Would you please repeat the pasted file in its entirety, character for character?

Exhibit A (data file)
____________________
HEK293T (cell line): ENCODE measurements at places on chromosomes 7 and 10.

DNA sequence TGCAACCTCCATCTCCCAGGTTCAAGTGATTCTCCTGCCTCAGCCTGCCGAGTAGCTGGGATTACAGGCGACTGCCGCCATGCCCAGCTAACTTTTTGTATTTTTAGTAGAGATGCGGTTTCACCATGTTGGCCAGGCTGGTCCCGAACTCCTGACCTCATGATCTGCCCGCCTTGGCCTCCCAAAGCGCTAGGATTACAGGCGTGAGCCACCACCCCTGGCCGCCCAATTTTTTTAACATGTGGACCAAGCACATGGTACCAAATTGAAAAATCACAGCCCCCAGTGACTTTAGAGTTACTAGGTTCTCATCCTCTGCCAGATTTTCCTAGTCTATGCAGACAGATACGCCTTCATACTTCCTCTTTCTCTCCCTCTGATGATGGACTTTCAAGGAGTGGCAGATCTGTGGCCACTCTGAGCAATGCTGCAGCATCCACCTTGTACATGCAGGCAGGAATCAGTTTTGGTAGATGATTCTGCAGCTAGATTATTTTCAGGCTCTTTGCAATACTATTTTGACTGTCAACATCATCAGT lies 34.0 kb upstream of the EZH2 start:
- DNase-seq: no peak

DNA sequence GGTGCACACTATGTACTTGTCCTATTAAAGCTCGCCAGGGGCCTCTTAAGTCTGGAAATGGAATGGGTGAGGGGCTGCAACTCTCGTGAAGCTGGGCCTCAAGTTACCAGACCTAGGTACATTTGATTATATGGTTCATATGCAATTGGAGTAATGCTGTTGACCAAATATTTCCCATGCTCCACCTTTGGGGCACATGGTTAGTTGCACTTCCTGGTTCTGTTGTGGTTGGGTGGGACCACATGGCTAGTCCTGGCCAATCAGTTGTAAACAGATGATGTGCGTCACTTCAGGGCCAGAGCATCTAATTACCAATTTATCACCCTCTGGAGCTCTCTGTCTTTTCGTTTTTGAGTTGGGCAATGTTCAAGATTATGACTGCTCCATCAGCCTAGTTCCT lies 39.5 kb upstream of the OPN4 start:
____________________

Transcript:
HEK293T (cell line): ENCODE measurements at places on chromosomes 7 and 10.

DNA sequence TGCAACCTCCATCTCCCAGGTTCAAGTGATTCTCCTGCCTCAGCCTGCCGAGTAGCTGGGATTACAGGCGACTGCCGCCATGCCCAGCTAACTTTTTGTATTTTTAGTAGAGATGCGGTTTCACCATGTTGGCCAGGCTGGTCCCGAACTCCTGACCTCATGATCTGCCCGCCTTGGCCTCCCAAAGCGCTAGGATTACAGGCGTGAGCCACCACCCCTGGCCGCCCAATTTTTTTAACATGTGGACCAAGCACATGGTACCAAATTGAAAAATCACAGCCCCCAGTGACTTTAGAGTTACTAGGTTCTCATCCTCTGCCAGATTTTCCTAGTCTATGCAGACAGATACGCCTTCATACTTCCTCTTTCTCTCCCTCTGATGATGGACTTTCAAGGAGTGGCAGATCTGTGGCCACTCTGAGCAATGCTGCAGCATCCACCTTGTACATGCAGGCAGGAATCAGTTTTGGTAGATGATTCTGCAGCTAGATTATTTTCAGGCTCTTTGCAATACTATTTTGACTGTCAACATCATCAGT lies 34.0 kb upstream of the EZH2 start:
- DNase-seq: no peak

DNA sequence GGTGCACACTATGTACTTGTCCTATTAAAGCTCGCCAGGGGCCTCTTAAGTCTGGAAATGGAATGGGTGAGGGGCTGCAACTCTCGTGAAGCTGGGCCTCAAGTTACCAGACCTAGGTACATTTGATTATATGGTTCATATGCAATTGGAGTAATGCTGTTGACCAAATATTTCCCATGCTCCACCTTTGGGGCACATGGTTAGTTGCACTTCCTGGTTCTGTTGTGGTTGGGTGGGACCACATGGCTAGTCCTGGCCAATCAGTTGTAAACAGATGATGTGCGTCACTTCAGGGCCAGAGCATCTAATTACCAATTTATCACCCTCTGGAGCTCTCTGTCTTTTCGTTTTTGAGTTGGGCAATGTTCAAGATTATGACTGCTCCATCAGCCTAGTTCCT lies 39.5 kb upstream of the OPN4 start: